February 20, 2020
Confrontation Based On Deception: $3.1 Million Swindled During Negotiations Over John Constable Painting
Art theft has been around for centuries.
The first documented art theft happened in the 15th century. In 1473, Hans Memling was robbed by Polish pirates of his altarpiece triptych called “The Last Judgment”, while traveling to Florence by ship. That work of art now belongs to the National Museum in Gdańsk.
While that seems harsh, one fairly recent case will give it a run for its money.
Criminals recently duped Rijksmuseum Twenthe, a museum based in the Netherlands to transfer them £2.4 million ($3.1 million) for an iconic work of John Constable, that was in the possession of Simon C. Dickinson Limited, an art dealer in London.
What’s interesting, the artwork itself was not stolen. The Rijksmuseum is holding on to it, refusing to return it to the dealer, who didn’t get any money. Both sides are fighting in court now, claiming they have been scammed.
A View Of Hampstead Heath: Child’s Hill, Hackers In The Distance
So how could this happen?
The Twenthe museum and a London art dealer handled their negotiations via email, trading messages back and forth for months.
During the negotiation process, cybercriminals gained access to one of the party’s systems and looked over messages to find a suitable moment to make the power move. More specifically, send spoofed emails that looked like they came from Simon C. Dickinson Limited, but with their own Hong Kong bank account details.
This is not a new move by any means, but a derivation of a wide-spread fraud.
You can read about it in more detail in the article “The Annual PSA From The FBI: Three More Letters That Stand Behind A $26 Billion Scam”. The Business Email Compromise scam, described in that article, was reported in 177 countries, with the most popular banks for fraudulent transfers being from China and Hong Kong.
The aftermath of this particular case is fascinating - the museum sued Dickinson, stating that the dealer should have known about the fraud, and making a point that “by saying nothing, they said everything”.
The museum’s lawyer Gideon Shirazi made a point that Dickinson had to maintain reasonable email cybersecurity. To parry this, Dickinson’s lawyer told the court that the museum had to confirm that the bank details mentioned in the email were genuine.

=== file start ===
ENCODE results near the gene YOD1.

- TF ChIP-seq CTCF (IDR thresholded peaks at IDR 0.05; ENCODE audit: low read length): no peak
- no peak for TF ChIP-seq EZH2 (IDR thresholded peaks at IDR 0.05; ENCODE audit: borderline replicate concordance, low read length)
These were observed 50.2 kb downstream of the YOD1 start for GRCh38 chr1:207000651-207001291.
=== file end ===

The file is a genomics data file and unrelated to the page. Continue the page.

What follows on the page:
At the end of the day, the art dealer can’t sell the piece elsewhere, as the museum intends to keep it, and the undisclosed owner can not be paid.
Who’s Right? Who’s Wrong?
“This unfortunate event highlights the dangers of cybercrime in the art world, which is regrettable for both the museum and Dickinson, especially when both are victims in this instance,” shared Emma Ward, Dickinson’s managing director.
Did the museum have to confirm the bank details? Sure.
Should have Dickinson maintained email security? Absolutely.
If we are allowed to put on the lawyer’s hair wig, we can state that although both sides have a point, but also both should maintain email security, and both need to verify the bank details when transferring such sums. The easiest way to thwart this scam is to avoid relying on email alone and run the information through an independent communication channel.
If you want to double down on your BEC-preventing efforts, do the following:
- Monitor financial accounts regularly.
- Always check email addresses - they can give away a spoofer.
- Do not disclose login credentials or personal data in emails, or websites you are redirected to from email URLs.
- Put the two-factor authentication on all your accounts, ensure that your passwords are strong, don’t use the same passwords across multiple services.
- Keep yourself informed about the latest email threats waiting for you in the inbox.
“The Art of War” has a tremendous piece that applies perfectly to cybercrimes and people subjected to them:
“If you know the enemy and know yourself, you need not fear the result of a hundred battles.
If you know yourself but not the enemy, for every victory gained you will also suffer a defeat.
If you know neither the enemy nor yourself, you will succumb in every battle.” - Sun Tzu.
While these words and five aforementioned pointers will make you less vulnerable to BEC/EAC, more education is necessary to help you stay unharmed online.
As this article is partially related to art, it only feels right to tell you about “The Art of Email Security”, a book that allows privacy-oriented users of different Internet proficiency to get familiar with the best practices of email security.
Written in a friendly manner that is free of fear, uncertainty, and doubt (used so prevalently in cybersecurity), this material could help people make the right call when dealing with a slippery email slope, full of phishing hooks and cyber crooks.
As Stephen Sondheim once said, art, in itself, is an attempt to bring order out of chaos.